Talk about the Weather
Vermonters love weather. They love bragging about it, complaining about it, hiding inside from it, and playing outside in it. It’s a topic of conversation across the state. One expert believes that’s due to Vermont’s constantly changing conditions.
This Episode’s Featured Object:
Weather Station Briefcase
The weather station belonged to a man named John Keefer.
Amanda Gustin: John realized and understood, as pretty much no one else in Vermont did at that time — and by that time we’re talking about the mid to late 1960s — that the weather actually changed the way Bobby’s car was racing.
Basically, John would take this kit to a racetrack at the exact day and time when they were racing, and he would take out these tools and he would start to measure things. And what information he got back determined what adjustments he would make to the engine.
Images: During the Blizzard of 1888, the wind averaged 62 miles per hour in Brattleboro. The snow piled into drifts up to twenty feet high, and buried entire houses.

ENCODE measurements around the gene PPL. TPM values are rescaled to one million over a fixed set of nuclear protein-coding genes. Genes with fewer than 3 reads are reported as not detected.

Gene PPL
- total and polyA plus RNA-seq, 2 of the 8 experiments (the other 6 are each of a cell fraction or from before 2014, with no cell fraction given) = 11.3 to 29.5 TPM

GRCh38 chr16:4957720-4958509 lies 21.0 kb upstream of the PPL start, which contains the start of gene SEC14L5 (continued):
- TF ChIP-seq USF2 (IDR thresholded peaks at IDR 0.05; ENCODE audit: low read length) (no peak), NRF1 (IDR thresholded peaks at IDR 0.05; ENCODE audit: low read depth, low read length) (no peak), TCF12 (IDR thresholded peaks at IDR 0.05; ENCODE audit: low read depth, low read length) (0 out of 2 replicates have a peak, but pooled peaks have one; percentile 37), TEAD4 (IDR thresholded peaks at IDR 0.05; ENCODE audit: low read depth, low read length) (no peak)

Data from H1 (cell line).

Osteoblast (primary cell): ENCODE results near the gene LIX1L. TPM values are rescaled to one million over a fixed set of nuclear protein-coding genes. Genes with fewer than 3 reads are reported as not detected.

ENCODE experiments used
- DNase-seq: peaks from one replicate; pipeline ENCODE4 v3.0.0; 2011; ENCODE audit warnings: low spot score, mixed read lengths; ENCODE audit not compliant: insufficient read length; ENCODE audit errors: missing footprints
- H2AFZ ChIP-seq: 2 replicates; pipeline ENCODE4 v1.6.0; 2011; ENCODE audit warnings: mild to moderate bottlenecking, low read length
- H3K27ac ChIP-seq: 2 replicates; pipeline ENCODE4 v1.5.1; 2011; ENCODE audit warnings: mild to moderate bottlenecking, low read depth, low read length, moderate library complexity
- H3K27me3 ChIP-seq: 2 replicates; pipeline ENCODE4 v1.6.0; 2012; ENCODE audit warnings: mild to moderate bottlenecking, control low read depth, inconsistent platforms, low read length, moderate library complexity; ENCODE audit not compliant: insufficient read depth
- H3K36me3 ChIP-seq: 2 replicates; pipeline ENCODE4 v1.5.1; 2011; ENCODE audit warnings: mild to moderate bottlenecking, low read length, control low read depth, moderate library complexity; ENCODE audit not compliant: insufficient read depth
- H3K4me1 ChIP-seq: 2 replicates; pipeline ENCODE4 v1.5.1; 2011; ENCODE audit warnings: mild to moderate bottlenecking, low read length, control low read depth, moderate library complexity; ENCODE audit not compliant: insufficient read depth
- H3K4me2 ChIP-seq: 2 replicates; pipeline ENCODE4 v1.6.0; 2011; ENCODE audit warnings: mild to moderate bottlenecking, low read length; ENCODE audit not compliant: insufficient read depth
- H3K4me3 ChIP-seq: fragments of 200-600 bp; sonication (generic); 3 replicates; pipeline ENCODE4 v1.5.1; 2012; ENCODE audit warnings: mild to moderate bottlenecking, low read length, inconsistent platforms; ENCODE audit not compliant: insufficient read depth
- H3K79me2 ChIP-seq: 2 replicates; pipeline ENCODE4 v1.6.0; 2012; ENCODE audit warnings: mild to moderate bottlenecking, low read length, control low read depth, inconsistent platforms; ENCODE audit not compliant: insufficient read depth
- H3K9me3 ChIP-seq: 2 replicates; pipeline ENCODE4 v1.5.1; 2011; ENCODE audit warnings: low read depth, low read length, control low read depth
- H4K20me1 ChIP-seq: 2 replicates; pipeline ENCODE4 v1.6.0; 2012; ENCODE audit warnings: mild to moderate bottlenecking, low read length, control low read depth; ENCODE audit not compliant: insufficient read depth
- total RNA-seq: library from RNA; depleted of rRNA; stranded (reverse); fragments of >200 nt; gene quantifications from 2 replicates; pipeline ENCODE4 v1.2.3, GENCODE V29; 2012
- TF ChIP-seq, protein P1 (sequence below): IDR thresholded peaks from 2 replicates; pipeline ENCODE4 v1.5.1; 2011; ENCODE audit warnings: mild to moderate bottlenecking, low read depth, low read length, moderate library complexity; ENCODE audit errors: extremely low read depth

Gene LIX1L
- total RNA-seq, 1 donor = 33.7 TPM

The Hurricane of 1938 remains one of the deadliest and most destructive storms in American history. It blew down trees across the state.
(Bottom) Bradford historian Larry Coffin discussed the trials Vermonters faced in 1816, the “Year without a Summer,” caused by a volcano eruption in Indonesia.
Roger Hill: If you live in Vermont, you have a license to complain. Sometimes the weather stays too long and we have endless days of precipitation or gray skies. But it’s interesting. It’s the yin and the yang.
Mark Twain once said “If you don’t like the weather in New England, wait five minutes.”
Roger Hill: I can look out every day and see a gorgeous view one day, and, of course, a gray sky the next, and maybe in six hours the weather will change.
Vermonters love weather. They love bragging about it, complaining about it, hiding inside from it, and playing outside in it. It’s a topic of conversation almost anywhere you go.
Roger Hill: People like to compare notes. How much snow did you get? Well, I got 16 inches on the hill and only 10 inches fell in the valley. You get a lot of that. It’s a matter of pride.
Before Your Time is presented by the Vermont Historical Society, the Vermont Humanities Council, and VTDigger. This episode was produced by Mike Dougherty, Amanda Gustin, and Eileen Corcoran. Thanks to our guests, Roger Hill, Steve Long, and Larry Coffin. Grace Olney and Josh Muse read the diaries of Lucy West and Erastus Hebard. Additional audio courtesy WDEV Radio. Music by Michael Chapman and the Woodpiles, Blue Dot Sessions, Lee Rosevere, and Chris Zabriskie.